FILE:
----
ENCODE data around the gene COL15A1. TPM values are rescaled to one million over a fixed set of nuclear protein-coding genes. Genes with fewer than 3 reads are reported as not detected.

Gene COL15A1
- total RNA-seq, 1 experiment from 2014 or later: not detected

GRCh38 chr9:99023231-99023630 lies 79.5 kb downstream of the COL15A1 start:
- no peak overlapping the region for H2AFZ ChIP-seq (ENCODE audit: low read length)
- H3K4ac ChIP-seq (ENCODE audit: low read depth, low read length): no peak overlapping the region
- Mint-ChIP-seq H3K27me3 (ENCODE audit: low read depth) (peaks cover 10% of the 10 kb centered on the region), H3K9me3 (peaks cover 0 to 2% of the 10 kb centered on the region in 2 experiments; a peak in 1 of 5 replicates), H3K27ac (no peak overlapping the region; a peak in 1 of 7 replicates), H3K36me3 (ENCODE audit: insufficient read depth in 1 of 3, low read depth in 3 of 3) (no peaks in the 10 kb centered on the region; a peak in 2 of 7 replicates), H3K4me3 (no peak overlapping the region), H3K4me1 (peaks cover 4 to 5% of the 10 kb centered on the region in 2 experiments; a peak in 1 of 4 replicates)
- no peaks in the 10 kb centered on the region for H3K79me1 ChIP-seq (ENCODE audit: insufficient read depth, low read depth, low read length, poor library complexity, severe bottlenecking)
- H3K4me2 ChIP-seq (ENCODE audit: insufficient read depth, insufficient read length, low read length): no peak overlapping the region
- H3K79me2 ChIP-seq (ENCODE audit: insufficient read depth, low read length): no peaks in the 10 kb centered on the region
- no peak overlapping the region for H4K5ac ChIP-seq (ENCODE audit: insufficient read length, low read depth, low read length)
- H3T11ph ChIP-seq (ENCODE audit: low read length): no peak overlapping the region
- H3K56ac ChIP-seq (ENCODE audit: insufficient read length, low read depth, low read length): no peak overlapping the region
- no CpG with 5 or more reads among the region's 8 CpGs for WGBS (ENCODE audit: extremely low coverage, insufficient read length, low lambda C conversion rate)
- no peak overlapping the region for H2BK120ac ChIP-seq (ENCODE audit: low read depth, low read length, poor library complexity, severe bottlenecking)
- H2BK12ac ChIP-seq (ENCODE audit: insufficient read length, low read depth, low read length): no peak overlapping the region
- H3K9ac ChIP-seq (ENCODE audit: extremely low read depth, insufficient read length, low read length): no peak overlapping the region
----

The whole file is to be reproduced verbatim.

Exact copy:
ENCODE data around the gene COL15A1. TPM values are rescaled to one million over a fixed set of nuclear protein-coding genes. Genes with fewer than 3 reads are reported as not detected.

Gene COL15A1
- total RNA-seq, 1 experiment from 2014 or later: not detected

GRCh38 chr9:99023231-99023630 lies 79.5 kb downstream of the COL15A1 start:
- no peak overlapping the region for H2AFZ ChIP-seq (ENCODE audit: low read length)
- H3K4ac ChIP-seq (ENCODE audit: low read depth, low read length): no peak overlapping the region
- Mint-ChIP-seq H3K27me3 (ENCODE audit: low read depth) (peaks cover 10% of the 10 kb centered on the region), H3K9me3 (peaks cover 0 to 2% of the 10 kb centered on the region in 2 experiments; a peak in 1 of 5 replicates), H3K27ac (no peak overlapping the region; a peak in 1 of 7 replicates), H3K36me3 (ENCODE audit: insufficient read depth in 1 of 3, low read depth in 3 of 3) (no peaks in the 10 kb centered on the region; a peak in 2 of 7 replicates), H3K4me3 (no peak overlapping the region), H3K4me1 (peaks cover 4 to 5% of the 10 kb centered on the region in 2 experiments; a peak in 1 of 4 replicates)
- no peaks in the 10 kb centered on the region for H3K79me1 ChIP-seq (ENCODE audit: insufficient read depth, low read depth, low read length, poor library complexity, severe bottlenecking)
- H3K4me2 ChIP-seq (ENCODE audit: insufficient read depth, insufficient read length, low read length): no peak overlapping the region
- H3K79me2 ChIP-seq (ENCODE audit: insufficient read depth, low read length): no peaks in the 10 kb centered on the region
- no peak overlapping the region for H4K5ac ChIP-seq (ENCODE audit: insufficient read length, low read depth, low read length)
- H3T11ph ChIP-seq (ENCODE audit: low read length): no peak overlapping the region
- H3K56ac ChIP-seq (ENCODE audit: insufficient read length, low read depth, low read length): no peak overlapping the region
- no CpG with 5 or more reads among the region's 8 CpGs for WGBS (ENCODE audit: extremely low coverage, insufficient read length, low lambda C conversion rate)
- no peak overlapping the region for H2BK120ac ChIP-seq (ENCODE audit: low read depth, low read length, poor library complexity, severe bottlenecking)
- H2BK12ac ChIP-seq (ENCODE audit: insufficient read length, low read depth, low read length): no peak overlapping the region
- H3K9ac ChIP-seq (ENCODE audit: extremely low read depth, insufficient read length, low read length): no peak overlapping the region